Gainesville’s wedding industry began the year preparing for “Wedding Christmas,” a period of heightened business from late December to late May. Instead, the season ushered in cancellation after cancellation as COVID-19 spread.
Alisha Alsbrook, the owner of The Wedding Cycle, a local bridal shop, said she began to feel the changes in February.
Shipments of wedding dresses began to take longer to arrive – nearly four weeks longer. Requests for wedding planning and officiating decreased by 70 percent, and nearly 80 percent of scheduled events were canceled.
Alsbrook closed the shop for three weeks in March to disinfect it, but business still hasn’t returned to normal. The store is only open to groups no larger than five who made online appointments ahead of time. Employees wear masks and gloves, and customers are asked to do the same, she said.
All of the dresses are covered in plastic. Only stylists and brides can look through the gowns.
Alsbrook said she has tried to see the light despite the chaos. As a registered minister, she’s performed two backyard wedding ceremonies over the past seven weeks. The ceremonies were limited to 10 people, but computers were set up by the couples to share their special moment through Zoom.
Her advice for couples during the pandemic: Focus on why you’re getting married.
“You can always have a party, you can always renew your vows, you can always get together and go on a vacation,” Alsbrook said. ”But being with the one person that you love unconditionally will always be the reason why you’re getting married.”
Keith Watson has owned Keith Watson Events, a local event and wedding planning service, for 18 years. He said the pandemic has had drastic effects on his business.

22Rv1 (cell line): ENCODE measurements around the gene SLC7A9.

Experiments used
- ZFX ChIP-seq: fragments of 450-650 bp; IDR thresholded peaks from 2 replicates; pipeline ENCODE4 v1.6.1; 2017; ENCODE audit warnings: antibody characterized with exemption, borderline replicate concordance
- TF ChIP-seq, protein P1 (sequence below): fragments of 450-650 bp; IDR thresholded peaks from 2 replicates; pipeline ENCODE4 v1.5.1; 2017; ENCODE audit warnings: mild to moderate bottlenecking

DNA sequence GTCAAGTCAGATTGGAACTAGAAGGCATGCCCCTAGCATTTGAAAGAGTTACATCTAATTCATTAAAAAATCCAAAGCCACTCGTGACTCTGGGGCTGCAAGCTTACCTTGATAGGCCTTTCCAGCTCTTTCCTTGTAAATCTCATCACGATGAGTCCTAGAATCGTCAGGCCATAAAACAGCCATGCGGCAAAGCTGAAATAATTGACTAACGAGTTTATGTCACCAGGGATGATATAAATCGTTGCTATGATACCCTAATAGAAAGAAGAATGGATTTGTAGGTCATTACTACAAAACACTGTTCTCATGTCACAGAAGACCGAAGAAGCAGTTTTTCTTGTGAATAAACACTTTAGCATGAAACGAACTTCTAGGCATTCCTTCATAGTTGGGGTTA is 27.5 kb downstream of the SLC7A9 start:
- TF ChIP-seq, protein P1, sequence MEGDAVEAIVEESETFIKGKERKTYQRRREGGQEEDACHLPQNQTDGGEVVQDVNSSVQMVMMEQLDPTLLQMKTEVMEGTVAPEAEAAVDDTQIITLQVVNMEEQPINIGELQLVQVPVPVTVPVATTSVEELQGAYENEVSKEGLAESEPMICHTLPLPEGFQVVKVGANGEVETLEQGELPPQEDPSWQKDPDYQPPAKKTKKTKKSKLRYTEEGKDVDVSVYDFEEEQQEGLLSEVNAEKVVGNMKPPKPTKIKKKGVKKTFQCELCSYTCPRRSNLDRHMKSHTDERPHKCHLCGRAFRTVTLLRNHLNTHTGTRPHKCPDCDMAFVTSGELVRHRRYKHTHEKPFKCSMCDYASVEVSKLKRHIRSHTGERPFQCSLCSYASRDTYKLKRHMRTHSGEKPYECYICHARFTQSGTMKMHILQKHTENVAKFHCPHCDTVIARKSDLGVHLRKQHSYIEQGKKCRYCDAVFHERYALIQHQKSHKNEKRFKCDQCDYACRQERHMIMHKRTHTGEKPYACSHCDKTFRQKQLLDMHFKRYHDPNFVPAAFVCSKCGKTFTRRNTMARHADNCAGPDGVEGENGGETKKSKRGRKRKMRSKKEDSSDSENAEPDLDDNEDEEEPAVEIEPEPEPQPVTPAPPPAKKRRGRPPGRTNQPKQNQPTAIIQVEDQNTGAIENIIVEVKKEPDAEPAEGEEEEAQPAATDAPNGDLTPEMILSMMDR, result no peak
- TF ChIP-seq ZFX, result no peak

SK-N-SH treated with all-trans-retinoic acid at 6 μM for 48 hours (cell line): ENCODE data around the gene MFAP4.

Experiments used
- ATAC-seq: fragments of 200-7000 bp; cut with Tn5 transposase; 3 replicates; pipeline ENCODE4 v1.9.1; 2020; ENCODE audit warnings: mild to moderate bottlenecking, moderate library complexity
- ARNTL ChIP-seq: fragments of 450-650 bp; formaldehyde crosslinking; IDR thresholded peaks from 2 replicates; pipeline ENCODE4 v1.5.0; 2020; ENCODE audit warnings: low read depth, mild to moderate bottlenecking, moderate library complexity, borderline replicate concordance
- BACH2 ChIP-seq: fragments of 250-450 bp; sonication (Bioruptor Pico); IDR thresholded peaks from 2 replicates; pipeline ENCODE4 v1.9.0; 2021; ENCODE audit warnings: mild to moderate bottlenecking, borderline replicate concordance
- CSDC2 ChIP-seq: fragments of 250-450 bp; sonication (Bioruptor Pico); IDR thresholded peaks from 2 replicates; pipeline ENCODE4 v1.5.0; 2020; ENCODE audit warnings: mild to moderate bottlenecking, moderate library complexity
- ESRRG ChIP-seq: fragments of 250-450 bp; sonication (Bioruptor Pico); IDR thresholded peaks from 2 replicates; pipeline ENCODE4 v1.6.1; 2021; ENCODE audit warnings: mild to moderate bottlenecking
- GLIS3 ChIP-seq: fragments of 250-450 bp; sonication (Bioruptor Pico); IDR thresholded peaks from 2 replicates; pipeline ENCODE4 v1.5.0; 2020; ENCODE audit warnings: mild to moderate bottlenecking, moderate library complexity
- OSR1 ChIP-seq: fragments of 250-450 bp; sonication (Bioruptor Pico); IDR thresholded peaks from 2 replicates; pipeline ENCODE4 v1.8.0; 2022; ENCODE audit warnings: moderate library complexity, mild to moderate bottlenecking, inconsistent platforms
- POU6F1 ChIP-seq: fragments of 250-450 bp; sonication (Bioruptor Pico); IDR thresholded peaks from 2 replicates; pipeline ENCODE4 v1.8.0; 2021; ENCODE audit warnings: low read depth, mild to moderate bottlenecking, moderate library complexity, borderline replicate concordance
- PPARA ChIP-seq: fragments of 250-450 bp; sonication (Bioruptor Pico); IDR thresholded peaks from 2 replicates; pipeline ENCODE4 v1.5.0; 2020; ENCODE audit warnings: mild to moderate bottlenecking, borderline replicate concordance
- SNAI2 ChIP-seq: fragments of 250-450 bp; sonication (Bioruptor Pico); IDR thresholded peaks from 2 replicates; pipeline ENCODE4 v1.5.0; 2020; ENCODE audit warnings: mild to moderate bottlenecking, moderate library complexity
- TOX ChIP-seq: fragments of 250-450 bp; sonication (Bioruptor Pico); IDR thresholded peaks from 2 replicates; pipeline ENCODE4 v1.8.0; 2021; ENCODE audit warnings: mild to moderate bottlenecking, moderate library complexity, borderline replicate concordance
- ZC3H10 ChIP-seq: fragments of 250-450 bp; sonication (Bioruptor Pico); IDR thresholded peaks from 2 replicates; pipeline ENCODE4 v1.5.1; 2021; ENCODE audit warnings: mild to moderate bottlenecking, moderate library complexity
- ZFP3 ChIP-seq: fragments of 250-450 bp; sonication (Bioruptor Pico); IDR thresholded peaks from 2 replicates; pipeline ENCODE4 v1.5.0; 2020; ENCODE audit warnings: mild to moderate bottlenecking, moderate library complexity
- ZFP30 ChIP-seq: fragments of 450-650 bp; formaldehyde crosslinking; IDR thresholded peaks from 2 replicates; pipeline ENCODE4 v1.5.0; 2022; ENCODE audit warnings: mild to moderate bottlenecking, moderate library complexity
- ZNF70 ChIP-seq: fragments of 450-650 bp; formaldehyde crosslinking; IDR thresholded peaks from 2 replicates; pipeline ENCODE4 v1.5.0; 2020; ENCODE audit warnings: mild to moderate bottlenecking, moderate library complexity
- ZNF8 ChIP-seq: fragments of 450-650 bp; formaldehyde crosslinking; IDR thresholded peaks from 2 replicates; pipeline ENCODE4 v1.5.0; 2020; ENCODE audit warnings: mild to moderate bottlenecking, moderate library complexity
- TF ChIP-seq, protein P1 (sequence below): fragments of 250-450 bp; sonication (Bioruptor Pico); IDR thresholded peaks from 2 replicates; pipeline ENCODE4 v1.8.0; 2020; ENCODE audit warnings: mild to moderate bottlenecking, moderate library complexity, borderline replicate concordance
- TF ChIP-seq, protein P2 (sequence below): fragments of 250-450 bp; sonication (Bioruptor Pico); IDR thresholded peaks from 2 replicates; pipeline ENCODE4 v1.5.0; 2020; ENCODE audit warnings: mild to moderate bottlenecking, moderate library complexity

The business had six weddings reschedule for fall and winter, three downsize to social-distancing-style ceremonies, and one cancel entirely.
Despite changes to his business, Watson continues to offer his expertise.
On April 30, the Alachua County Clerk of Court’s office offered a special drive-thru deal: $30 weddings for couples whose plans were disrupted by COVID-19.
Watson and his team heard about the event that morning and immediately gathered to help. The staff gathered at noon and made 35 flower arrangements to be donated, Watson said.
Inspired by the event, he started his own version: the drive-in wedding. In a May 6 Facebook post, Keith Watson Events announced a ceremony package that allows 15 to 20 guests to watch the couple tie the knot from their cars.
“We have a loading dock, so I thought we could decorate it like a wedding venue,” Watson said. “We could have 20 cars of friends and family drive up to watch the wedding for an hour or so, take photographs and be socially distanced and safe.”
Couples can choose from four theme packages: classic, 1970s, country or Vegas.
“The fun thing is that it offers to all ages,” he said. “A couple having their second or third wedding who wants to relive their times in the ‘70s or ‘80s can have a disco ball turning and Elton John. If a couple loves Vegas, Elvis can officiate your wedding.”
While Watson’s business has struggled because of the virus, he believes the drive-in wedding will have bookings soon.
Christine Plumley, a Gainesville freelance wedding photographer, said her business has also struggled since March due to cancellations and rescheduling.
Nevertheless, one couple that was unable to reschedule opted for a drive-up wedding at Clark Plantation in June.
Clark Plantation, located in Newberry, has been rebuilding since a fire damaged the location’s main building in February, Plumley said. However, the venue is expected to be ready for drive-up ceremonies this summer.
“As long as you're marrying the right person, how you're marrying them, how big the crowd is, where it is, and what time of year should not matter,” Plumley said.